Early records show that James Gilligan was the first settler to the area in around 1820. He took up residence on his 1600 acre land grant a few miles east of the present township, and named his property Clifton Lodge. It was here in 1843, whilst District Constable William Ward was a dinner guest of the Gilligan's, bushrangers Riley Jeffs and John Conway raided the homestead. In the scuffle that followed Constable Ward was shot dead by one of the misguided men, and it is said the policeman s ghost still lingers amongst the old ruins today.
In colonial times convict probation stations were established at Avoca, Fingal, St Marys and Falmouth. In 1832 a garrison was here and for the first time the troops were recorded as being stationed at Avoca. The settlement was also known as Camp Hill and it is thought to be a camping area for any traffic to the East Coast. A bridge over the St Pauls river was established around 1846 and a coaching service through Avoca to St Marys began in 1852. The earliest mention of Avoca was an entry in the diary of John Helder Wedge the Government Surveyor in 1829, his 1833 diaries inform us that the village of Avoca was 'protracted and planned'. The township of Avoca was technically proclaimed in 1866.
In the 1960s and early 1970s Avoca gained national fame for what was headlined across the country as the 'The Avoca Shoot'. This referred to the Avoca Wallaby Shoot, an annual event organized by the Avoca Football Club to raise funds for the club and at the same time cull the wallabies which were in plague proportion on properties in the Avoca area. Hundreds of shooters would converge on Avoca each year where they would pay an entry fee to the footy club, head into the hills and if we believed the headlines in many Mainland papers "mass slaughter would take place".
In The Area
A scattering of old weatherboard and corrugated iron buildings is all that remains of the one-time boom town of Rossarden. Nestled at the foot of Ben Lomond, Rossarden was buzzing as late as the 1960's, when the Aberfoyle mine was working to full capacity. The mine, which opened in 1931 produced wolfram another name for tungsten operated until February 1982, when its closure sounded the death knell for the town. In its heyday, Aberfoyle was the biggest tin mine in Tasmania; at its peak in the 1950s, it employed an average of 230 men. When it closed, the mine tried to sell its former employees their home for a dollar, but few took up the offer and the town s population fell from 500 to just 90. Within a month, what was not sold was demolished and carted away.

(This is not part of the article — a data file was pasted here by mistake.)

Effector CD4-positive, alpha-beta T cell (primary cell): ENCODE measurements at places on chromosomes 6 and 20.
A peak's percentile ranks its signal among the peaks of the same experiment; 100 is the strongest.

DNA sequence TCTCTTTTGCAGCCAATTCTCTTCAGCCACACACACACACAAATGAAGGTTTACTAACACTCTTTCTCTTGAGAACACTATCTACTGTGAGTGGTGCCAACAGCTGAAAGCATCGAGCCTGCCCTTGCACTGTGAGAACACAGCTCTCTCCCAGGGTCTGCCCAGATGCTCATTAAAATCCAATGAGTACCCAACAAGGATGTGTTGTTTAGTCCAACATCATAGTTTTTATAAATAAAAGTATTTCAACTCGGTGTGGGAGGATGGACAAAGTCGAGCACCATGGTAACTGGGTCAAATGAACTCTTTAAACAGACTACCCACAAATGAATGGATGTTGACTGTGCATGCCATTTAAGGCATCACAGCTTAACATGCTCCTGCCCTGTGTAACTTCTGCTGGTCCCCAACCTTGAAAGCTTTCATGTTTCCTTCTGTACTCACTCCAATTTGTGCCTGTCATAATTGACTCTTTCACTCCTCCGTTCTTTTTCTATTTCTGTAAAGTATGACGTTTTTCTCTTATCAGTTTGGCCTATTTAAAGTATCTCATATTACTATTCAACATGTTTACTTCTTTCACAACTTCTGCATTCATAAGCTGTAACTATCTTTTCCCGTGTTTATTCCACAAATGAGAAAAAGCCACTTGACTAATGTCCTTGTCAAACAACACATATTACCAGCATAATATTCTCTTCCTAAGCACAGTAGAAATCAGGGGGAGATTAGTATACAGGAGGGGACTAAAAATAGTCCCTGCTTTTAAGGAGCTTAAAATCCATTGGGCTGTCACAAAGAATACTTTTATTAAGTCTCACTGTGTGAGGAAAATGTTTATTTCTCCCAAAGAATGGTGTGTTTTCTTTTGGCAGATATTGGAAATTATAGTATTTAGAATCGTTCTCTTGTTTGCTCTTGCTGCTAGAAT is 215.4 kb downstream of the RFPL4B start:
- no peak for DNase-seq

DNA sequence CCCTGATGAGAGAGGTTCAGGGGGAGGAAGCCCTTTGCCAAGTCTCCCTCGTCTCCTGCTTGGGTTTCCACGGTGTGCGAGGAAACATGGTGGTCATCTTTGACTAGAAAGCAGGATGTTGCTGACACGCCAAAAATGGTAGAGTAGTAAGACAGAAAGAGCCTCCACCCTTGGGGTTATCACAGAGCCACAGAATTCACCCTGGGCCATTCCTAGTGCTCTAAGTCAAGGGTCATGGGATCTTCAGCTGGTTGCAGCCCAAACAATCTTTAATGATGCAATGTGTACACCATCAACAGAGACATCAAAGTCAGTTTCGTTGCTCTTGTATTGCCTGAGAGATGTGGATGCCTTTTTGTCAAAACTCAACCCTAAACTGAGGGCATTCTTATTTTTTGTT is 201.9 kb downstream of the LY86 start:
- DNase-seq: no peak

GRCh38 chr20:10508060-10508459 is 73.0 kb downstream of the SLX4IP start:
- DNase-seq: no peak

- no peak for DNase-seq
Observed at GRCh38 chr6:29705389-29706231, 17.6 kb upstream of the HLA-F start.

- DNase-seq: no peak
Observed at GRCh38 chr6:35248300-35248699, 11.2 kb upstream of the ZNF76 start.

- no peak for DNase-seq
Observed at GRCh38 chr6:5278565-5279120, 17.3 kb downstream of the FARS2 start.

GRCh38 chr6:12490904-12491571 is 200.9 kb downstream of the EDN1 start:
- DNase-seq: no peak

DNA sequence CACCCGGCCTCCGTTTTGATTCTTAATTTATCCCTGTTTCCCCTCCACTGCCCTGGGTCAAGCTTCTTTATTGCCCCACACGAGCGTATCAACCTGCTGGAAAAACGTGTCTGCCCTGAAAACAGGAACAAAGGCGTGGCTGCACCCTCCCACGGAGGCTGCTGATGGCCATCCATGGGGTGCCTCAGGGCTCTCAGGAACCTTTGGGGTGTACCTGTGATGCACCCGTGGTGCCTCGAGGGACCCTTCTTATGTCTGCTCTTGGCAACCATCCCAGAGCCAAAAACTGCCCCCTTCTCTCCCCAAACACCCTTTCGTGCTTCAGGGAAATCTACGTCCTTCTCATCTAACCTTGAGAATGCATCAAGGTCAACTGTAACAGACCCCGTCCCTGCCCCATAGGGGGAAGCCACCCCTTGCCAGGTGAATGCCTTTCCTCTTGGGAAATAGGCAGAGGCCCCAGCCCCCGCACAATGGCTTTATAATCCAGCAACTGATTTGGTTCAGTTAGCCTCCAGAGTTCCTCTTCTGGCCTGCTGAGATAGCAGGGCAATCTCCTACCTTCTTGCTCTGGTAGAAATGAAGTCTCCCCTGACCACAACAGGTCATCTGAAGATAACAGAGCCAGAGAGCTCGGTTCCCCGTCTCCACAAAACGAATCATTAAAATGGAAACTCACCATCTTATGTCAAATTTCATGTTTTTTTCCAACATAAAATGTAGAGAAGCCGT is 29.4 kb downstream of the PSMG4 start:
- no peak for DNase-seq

Story's Falls is a cascading waterfall situated on Story's creek, near Rossarden. The waterfall works it way down from Stacks Bluff, part of the Ben Lomond plateau, and meanders it's way down the side of the mountain. The falls can be reached along Story's Creek Road, which is off the Avoca-Rossarden Road. From Story's Creek Road, you can see part of the waterfall from the bridge that crosses Story's Creek.
Royal George is a former mining village on the St Pauls River. At the 2006 census, Royal George had a population of 127. The mine and locality were named after one of the HMS Royal George ships from the 19th century. The first Royal George Post Office opened on 5 May 1914 and closed in 1920. The second office opened in 1955 and closed in 1971. Royal George is reached by turning south from the A4 Esk Highway onto C410. In the St Pauls River area towards Royal George were the Royal George Tin Mine, the Brookstead Tin Mine and Roy Hill Tin Mine and the Merrywood Coal Mine. None of these achieved big outputs, but struggled on for a few years. Well known mines in the area included Ben Lomond Tungsten Mine, the Great Republic Mine, the Long Tunnel Mine, the Rex Hill Silver Mine and Stanhope Coal Mine.
A small village on the road from Campbell Town, near the South Esk River, Llewellyn is often alternatively referred to as Stony Creek, a small tributary of the South Esk. Stony creek was a named rivulet in the 1800s but does not appear on modern maps. It was mentioned in colonial times in reference to the eponymous Tasmanian Aboriginal tribe (the Tyerrernotepanner clan) that still bears this name. The town now is a ghost of its former self and remains a mapped locality and railway siding. Salisbury Rivulet crosses the track at Llewelyn before flowing into the Esk. Salisbury was also the parish name in the area of Conara. Stony Creek and Salisbury Creek may well be one and the same.
Llewellyn first appears in early newspapers as being surveyed as a township and also as a site of a murder. A hotel was opened in 1873 by a publican from Campbell Town and by 1886 a siding was created at Llewellyn, with a trestle bridge over Stony Creek, and mention is made of the inn by the road, which had seen busier times. By 1899 the town had hosted horse race meetings, and there were at least two streets, but by 1903 hotel had already closed as business in the area declined and the town had only the school as a public building - the post office being contiguous with a private residence.
The remains of an old railway trestle bridge across Salisbury Creek can be found just east of Llewellyn station. The original 19th-century bridges on the Fingal Line were all timber trestles. By the 1950s these bridges were not worth maintaining and a decade-long program of gradual replacement commenced. A hazard speed restriction of 10 or 15mph applied to timber trestle bridges.